Terrorism Act Comes Into Force: Muslim Community Likely to be Victimised


18th February 2001

Terrorism Act Comes Into Force
Muslim Community Likely to be Victimised

The Islamic Human Rights Commission (IHRC), Human Rights Watch (HRW), Amnesty International (AI), the National Council for Civil Liberties (Liberty), among others, have strongly criticised the provisions of the new law due to its draconian restrictions on basic rights to freedom of expression, freedom of association, and so on.

“The Terrorism Act is the worst thing for civil rights that modern Britain has ever seen,” said Massoud Shadjareh, Chairman of the Islamic Human Rights Commission (IHRC). “This law sets Britain alongside some of the worst dictatorships around the world.”

The Act, which purports to be particularly related to quelling the conflict in Northern Ireland, has come about just when the mainland terrorism threat from the region has reduced while unprecedented moves toward peace have been made. “During the 1980s when the threat of terrorism from Northern Ireland was looming over Britain, there was no talk of instituting new legal powers to prevent terrorism”, noted Massoud Shadjareh. “Yet now, when the threat has reduced, we have the British Government pushing for virtually totalitarian police powers. It just doesn’t square.”

The Terrorism Act is designed to give the Government powers to crack down on “extremist groups” that allegedly use Britain as a safe haven for raising funds, recruiting and training members for operations abroad. The Act will lend police and the Home Secretary far wider scope to clamp down on groups operating in Britain alleged to be supporting terrorism abroad.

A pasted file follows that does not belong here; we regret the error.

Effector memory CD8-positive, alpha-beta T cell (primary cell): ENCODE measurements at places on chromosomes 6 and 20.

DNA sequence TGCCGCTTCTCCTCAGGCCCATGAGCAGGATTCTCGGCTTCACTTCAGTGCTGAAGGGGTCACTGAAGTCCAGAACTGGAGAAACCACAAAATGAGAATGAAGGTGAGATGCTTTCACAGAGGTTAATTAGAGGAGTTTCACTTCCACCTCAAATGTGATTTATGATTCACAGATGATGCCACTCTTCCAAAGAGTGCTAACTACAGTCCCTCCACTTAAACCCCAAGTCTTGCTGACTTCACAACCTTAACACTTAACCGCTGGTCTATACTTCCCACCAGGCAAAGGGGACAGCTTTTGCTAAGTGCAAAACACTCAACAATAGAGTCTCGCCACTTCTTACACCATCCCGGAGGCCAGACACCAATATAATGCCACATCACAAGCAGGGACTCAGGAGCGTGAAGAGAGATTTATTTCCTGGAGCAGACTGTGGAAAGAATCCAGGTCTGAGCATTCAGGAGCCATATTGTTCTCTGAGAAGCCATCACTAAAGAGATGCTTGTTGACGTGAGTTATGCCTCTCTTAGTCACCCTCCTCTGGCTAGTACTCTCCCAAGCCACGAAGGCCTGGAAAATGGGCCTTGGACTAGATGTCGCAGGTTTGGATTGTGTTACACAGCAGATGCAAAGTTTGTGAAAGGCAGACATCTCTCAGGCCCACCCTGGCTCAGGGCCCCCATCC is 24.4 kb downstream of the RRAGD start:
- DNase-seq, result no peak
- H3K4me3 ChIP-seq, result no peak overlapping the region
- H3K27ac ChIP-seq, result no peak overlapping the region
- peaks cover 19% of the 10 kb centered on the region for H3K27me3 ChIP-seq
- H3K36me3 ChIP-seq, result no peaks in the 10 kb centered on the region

“Previous cases show clearly that Muslims are to liable be the key targets of the crack down”, said Shadjareh. As the National Council for Civil Liberties (Liberty) reports, under the Terrorism Act people who are merely “suspected of ‘terrorist’ offences would therefore have fewer rights than other criminals.” Suspects who are allegedly “motivated by political or religious factors when committing a crime will have fewer rights than a person who assaults another for revenge or greed.”

The definition of terrorism is so widely drawn, points out Liberty, that the Act “will mean that if you intend to destroy GM products for reasons of conscience you would have less rights than a person who was involved in the deliberate assault and robbery of a vulnerable person.” The Act will also “potentially be in breach of the European Convention on Human Rights” by allowing suspects to be assumed guilty, so that “they would have to prove [they are] innocent.”

Liberty points out the Act will even “prevent people from exercising their right to free speech”, by making it “an offense to support by words alone an armed struggle in a country outside the UK. Those who support struggles from human rights and democracy in other countries may find themselves under investigation by the police.”

Shadjareh commented, “IHRC can confirm several cases where this has, indeed, been the case. That Muslims who oppose the repression of basic rights in their home countries are being labelled terrorists by those regimes – with the agreement of the British Government – already illustrates how the Terrorism Act is likely to be implemented. The fact that Islamophobia is so ripe in the United Kingdom, as numerous reports have shown, is only going to exacerbate this problem.”

For more information on the above, please contact the IHRC Press Office on (+44) 20 8902 0888, (+44) 958 522 196, e-mail: ihrc@dial.pipex.com. A more in-depth IHRC briefing on the Terrorism Act (The Killing in Kashmir and the Terrorism Act 2000, 29th December 2000) is also available on IHRC’s website at www.ihrc.org.